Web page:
Sarah Gadon Talks on StromboSarah Gadon
On January 12, 2012 Sarah Gadon was interviewed by George Stroumboulopoulos, on the Canadian program Strombo about her film work, and thoughts about her life and budding career.
Here are some excerpts from the ten-minute interview (not in order.) You can watch the full video of Sarah’s interview here:
GS: “Who’s got crazier fans – well, let’s call them ‘passionate’ fans, Viggo Mortensen or Robert Pattinson?”
SG: “You know I thought it would be Rob, but then when we were in Venice Viggo has some diehard fans, and they just they love him! They freak out for him. But I think Rob doesn’t even have fans … he has this like, CIA. They know where he is, they know everything, they know every detail – they’re on it, so…. “
GS: “That means you’re in it! You know we have a photograph here – every time there’s a photo of you and him together … when you get caught up in that, does your life change at all, in any way?”
SG: “Well, I think when we were shooting I made a really strong effort to not pay attention to any press, or anything, because you’re so involved in these characters and in your work, and you don’t want anything on the outside to inform this working relationship that you’re creating, and so I really tried to block that out, but then afterwards when the shooting finished and people kept saying things to me I kind of thought wow you know – maybe that really was a whirlwind that we were caught up in.”
A Dangerous Method
Sarah was asked if she “took note” of what it felt like to approach Roy Thompson Hall at TIFF, a building she’s been to many times before, for a film made by a Toronto icon, Cronenberg? Sarah responded, “Of course, the whole process, I have been trying to take it all in [from first being cast, to filming, to TIFF], it was a huge moment for me and one I would always remember.” She related how excited she was, learning she booked the film while working on set on another, Dreamhouse, “I started freaking out in the trailer!”
Sarah spoke a bit about Cronenberg’s direction. “David is the kind of director that does for his actors whatever it is that they need him to be. For someone like Rob [new to Cronenberg, unlike Sarah], it was beautiful to see David really step in as kind of a very strong figure to help get through the film work; with Viggo, they’ve worked together so many times, it’s like clockwork, they know exactly what each person needs and what they are going to do.”
The Moth Diaries
Sarah’s film, The Moth Diaries, which comes to US theatres on April 20th, also played at TIFF (I attended this screening.) She explained she really wanted to work with the Director, Mary Harron, “who is a legend.” She relates that “she is really interesting because she’s one of the only female directors to have such large body of work as an independent filmmaker.” She wanted to have the experience of working with a Canadian female director, as she sees “how as much as something like culture can inform someone’s work, gender can as well. These varied experiences are important to development as an artist, she explains.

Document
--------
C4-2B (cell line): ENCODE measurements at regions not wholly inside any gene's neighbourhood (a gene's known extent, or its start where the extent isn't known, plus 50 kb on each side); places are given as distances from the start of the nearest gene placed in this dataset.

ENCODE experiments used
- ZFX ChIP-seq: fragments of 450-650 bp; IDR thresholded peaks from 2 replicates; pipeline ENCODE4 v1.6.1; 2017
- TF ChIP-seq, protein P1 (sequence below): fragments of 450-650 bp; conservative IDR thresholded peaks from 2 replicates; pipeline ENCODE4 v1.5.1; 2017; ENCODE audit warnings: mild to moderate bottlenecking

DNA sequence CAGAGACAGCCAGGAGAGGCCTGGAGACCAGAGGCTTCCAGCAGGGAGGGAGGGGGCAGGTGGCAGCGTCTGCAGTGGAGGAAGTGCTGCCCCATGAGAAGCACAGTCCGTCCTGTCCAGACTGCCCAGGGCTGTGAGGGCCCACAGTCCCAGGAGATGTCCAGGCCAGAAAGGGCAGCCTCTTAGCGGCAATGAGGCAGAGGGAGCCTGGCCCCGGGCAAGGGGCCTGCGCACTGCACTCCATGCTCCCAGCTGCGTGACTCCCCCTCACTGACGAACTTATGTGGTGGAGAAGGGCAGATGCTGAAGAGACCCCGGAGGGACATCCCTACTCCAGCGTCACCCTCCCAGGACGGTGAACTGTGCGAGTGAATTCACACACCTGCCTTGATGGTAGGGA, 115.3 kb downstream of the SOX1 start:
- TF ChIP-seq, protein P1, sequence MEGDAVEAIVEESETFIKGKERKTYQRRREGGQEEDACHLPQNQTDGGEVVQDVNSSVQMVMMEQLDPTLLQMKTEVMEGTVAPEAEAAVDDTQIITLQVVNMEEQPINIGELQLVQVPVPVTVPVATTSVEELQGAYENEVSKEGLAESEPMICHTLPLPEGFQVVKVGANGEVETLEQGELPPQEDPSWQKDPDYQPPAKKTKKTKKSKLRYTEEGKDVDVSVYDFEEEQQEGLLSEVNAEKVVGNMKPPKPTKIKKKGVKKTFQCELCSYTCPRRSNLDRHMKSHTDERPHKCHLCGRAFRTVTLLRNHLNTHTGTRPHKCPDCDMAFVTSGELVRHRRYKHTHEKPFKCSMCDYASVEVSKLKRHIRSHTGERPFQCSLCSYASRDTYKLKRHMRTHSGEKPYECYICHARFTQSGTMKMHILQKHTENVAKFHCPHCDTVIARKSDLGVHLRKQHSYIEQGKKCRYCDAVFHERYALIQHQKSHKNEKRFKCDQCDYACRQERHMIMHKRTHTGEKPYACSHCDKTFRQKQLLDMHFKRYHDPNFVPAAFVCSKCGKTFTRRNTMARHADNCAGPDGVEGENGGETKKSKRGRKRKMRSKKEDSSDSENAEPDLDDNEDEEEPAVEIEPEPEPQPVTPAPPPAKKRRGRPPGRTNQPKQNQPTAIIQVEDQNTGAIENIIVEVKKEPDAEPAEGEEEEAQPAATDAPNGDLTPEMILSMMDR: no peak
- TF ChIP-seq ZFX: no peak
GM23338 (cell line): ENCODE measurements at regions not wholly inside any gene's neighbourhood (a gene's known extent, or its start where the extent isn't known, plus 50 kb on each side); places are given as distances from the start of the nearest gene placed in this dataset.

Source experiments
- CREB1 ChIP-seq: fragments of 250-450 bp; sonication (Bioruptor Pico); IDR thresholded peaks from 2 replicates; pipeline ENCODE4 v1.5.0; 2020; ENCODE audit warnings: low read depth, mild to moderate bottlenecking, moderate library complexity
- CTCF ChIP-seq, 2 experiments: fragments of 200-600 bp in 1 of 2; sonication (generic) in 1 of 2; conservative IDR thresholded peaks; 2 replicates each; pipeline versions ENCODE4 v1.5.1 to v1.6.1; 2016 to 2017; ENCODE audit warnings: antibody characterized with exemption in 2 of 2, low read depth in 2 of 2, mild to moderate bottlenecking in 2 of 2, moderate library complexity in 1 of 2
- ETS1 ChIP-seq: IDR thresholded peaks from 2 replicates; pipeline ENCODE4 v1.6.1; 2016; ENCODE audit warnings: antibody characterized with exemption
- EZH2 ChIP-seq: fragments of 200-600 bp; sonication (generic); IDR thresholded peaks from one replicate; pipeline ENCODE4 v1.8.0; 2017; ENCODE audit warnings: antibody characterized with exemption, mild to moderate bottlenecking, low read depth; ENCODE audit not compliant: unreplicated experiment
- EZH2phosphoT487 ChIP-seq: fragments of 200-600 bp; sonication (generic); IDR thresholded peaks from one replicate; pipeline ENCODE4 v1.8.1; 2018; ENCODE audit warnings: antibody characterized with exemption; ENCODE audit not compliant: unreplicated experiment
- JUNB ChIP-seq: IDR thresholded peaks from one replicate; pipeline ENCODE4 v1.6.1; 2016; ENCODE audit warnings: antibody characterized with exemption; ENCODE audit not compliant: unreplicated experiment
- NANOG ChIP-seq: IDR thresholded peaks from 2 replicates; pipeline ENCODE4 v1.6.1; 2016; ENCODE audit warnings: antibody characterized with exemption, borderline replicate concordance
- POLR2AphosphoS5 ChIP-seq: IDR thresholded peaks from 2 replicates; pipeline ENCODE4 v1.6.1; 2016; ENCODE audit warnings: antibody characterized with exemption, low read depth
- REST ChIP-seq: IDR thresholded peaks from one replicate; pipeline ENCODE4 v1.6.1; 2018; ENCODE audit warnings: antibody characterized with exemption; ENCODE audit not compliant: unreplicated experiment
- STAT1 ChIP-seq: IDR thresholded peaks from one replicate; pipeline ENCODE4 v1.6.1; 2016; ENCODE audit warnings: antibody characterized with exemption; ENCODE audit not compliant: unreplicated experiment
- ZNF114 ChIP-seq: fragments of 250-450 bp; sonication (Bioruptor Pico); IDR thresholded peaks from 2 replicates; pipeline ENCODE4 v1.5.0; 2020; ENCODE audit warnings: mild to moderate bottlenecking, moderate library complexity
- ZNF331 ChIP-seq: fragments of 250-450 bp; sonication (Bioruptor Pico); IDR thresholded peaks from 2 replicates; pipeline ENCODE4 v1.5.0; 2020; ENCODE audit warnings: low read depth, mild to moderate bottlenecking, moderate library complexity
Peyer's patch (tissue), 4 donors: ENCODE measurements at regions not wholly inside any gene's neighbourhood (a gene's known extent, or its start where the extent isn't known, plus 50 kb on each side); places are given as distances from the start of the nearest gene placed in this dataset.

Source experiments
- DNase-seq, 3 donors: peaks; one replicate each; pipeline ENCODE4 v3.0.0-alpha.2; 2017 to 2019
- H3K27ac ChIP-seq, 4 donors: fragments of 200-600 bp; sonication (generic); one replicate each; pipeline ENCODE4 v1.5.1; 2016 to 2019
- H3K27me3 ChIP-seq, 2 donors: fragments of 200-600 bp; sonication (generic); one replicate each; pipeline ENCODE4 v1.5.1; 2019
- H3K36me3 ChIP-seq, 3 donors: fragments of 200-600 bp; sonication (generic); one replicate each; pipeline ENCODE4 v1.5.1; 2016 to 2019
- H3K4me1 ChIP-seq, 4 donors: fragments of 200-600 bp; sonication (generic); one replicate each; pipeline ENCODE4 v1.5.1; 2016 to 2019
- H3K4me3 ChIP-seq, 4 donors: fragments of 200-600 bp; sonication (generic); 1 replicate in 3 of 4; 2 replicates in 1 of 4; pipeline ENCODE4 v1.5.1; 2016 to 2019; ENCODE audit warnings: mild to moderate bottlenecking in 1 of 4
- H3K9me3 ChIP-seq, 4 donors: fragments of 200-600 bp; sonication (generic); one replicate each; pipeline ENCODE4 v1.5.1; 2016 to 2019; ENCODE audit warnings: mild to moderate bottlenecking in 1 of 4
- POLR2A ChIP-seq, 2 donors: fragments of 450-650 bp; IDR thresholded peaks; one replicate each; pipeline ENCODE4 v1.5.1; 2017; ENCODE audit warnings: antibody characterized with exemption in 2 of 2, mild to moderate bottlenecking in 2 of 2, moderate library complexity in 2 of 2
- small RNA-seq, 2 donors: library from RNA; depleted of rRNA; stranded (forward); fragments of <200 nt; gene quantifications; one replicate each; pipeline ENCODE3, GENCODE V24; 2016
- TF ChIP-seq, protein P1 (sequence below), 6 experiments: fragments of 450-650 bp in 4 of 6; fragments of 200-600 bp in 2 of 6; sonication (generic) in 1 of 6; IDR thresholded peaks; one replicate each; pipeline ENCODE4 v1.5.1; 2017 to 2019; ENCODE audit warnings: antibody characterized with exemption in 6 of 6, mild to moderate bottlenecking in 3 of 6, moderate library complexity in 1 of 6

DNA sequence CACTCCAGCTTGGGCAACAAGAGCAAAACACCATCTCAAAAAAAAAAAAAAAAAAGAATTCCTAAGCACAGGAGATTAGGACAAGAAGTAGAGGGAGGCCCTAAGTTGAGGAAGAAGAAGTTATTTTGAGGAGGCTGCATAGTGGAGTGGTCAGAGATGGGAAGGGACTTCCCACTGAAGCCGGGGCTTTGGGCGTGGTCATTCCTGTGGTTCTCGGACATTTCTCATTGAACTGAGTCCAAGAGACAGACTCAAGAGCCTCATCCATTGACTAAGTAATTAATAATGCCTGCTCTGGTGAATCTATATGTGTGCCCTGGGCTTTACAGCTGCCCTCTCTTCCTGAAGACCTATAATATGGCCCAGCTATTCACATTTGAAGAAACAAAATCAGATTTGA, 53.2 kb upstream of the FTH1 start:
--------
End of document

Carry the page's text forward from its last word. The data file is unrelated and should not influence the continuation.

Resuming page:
TIFF materials describe The Moth Diaries as “a chilling and evocative vampire tale set in an all-girls boarding school and former hotel nestled in the forested countryside. Sarah’s role is the schoolmate and best friend, Lucy, of the protagonist, Rebcca, played by Sara Bolger. Lucy is the center of Rebecca’s world, but a vampire student, Ernessa (Lily Cole) befriends Lucy, changing things.
The book is an adaptation of a popular novel by Rachel Klein. From TIFF again: “It’s a gothic horror genre populated almost entirely by young woman,” exploring “the psyche of adolescent girls in a provocative way.” I really enjoyed the film and the intelligent discussion of the work and the process by the three lead actresses, actor Scott Speedman, and the director.
The Personal Sarah
Sarah says she is very close to her family, which keeps her grounded.
She acknowledges that she does, indeed, make a conscious effort “to not lose yourself” in this business. Coming home to Toronto after travel, school, and real “friends you’ve known since you were a kid,” helps. She understands the industry is a “force,” but then “you come home and you recharge, you become the artist and you get inspired again.” Her mom encouraged her in her university education on film, as “in this industry people they take from you, ” but told her “a degree and an education is something no one can ever take away from you.”
As I noted when I heard her with the cast at The Moth Diaries premiere at TIFF, Sarah comes across an intelligent and thoughtful person, and very interested in being an artist on screen. She has a lovely laugh, and really endearing giggle. She’s so darling when she’s asked, “what do your parents think of all this?” as she giggles and glances towards them in the audience. [7:04]
Welcome to Twitter Sarah! @SarahGadon
Sarah says it was her New Year’s resolution to join twitter, “to claim my virtual self’, as people “were impersonating me, that is not me,” adding quite emphatically, “I have things to say and I will say them [laugh]!”